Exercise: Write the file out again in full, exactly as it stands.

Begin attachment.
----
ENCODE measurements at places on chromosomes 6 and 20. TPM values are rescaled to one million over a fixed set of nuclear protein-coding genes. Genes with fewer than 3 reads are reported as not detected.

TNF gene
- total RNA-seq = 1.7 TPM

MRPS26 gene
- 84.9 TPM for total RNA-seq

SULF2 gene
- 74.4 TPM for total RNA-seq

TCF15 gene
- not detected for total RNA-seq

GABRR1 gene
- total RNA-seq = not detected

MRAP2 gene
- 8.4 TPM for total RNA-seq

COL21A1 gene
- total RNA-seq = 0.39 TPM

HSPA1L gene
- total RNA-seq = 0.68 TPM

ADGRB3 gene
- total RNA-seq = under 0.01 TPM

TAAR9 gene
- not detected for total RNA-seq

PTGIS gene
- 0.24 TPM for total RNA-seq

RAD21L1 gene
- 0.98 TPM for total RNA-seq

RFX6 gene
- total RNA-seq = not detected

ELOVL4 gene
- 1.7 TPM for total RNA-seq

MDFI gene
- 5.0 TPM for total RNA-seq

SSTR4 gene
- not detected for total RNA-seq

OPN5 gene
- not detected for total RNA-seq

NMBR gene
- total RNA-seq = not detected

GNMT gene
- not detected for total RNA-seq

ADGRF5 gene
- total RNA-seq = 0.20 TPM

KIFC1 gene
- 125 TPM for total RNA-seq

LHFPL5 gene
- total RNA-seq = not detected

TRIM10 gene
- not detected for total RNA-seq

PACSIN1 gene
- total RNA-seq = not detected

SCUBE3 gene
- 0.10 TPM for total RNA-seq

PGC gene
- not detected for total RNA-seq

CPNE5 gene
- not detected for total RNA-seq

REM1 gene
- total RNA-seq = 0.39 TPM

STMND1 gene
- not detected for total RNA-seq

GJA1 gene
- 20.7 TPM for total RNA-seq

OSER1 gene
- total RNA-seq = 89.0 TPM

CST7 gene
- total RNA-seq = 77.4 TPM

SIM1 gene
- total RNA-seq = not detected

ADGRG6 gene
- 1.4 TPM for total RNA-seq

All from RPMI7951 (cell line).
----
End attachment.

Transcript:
ENCODE measurements at places on chromosomes 6 and 20. TPM values are rescaled to one million over a fixed set of nuclear protein-coding genes. Genes with fewer than 3 reads are reported as not detected.

TNF gene
- total RNA-seq = 1.7 TPM

MRPS26 gene
- 84.9 TPM for total RNA-seq

SULF2 gene
- 74.4 TPM for total RNA-seq

TCF15 gene
- not detected for total RNA-seq

GABRR1 gene
- total RNA-seq = not detected

MRAP2 gene
- 8.4 TPM for total RNA-seq

COL21A1 gene
- total RNA-seq = 0.39 TPM

HSPA1L gene
- total RNA-seq = 0.68 TPM

ADGRB3 gene
- total RNA-seq = under 0.01 TPM

TAAR9 gene
- not detected for total RNA-seq

PTGIS gene
- 0.24 TPM for total RNA-seq

RAD21L1 gene
- 0.98 TPM for total RNA-seq

RFX6 gene
- total RNA-seq = not detected

ELOVL4 gene
- 1.7 TPM for total RNA-seq

MDFI gene
- 5.0 TPM for total RNA-seq

SSTR4 gene
- not detected for total RNA-seq

OPN5 gene
- not detected for total RNA-seq

NMBR gene
- total RNA-seq = not detected

GNMT gene
- not detected for total RNA-seq

ADGRF5 gene
- total RNA-seq = 0.20 TPM

KIFC1 gene
- 125 TPM for total RNA-seq

LHFPL5 gene
- total RNA-seq = not detected

TRIM10 gene
- not detected for total RNA-seq

PACSIN1 gene
- total RNA-seq = not detected

SCUBE3 gene
- 0.10 TPM for total RNA-seq

PGC gene
- not detected for total RNA-seq

CPNE5 gene
- not detected for total RNA-seq

REM1 gene
- total RNA-seq = 0.39 TPM

STMND1 gene
- not detected for total RNA-seq

GJA1 gene
- 20.7 TPM for total RNA-seq

OSER1 gene
- total RNA-seq = 89.0 TPM

CST7 gene
- total RNA-seq = 77.4 TPM

SIM1 gene
- total RNA-seq = not detected

ADGRG6 gene
- 1.4 TPM for total RNA-seq

All from RPMI7951 (cell line).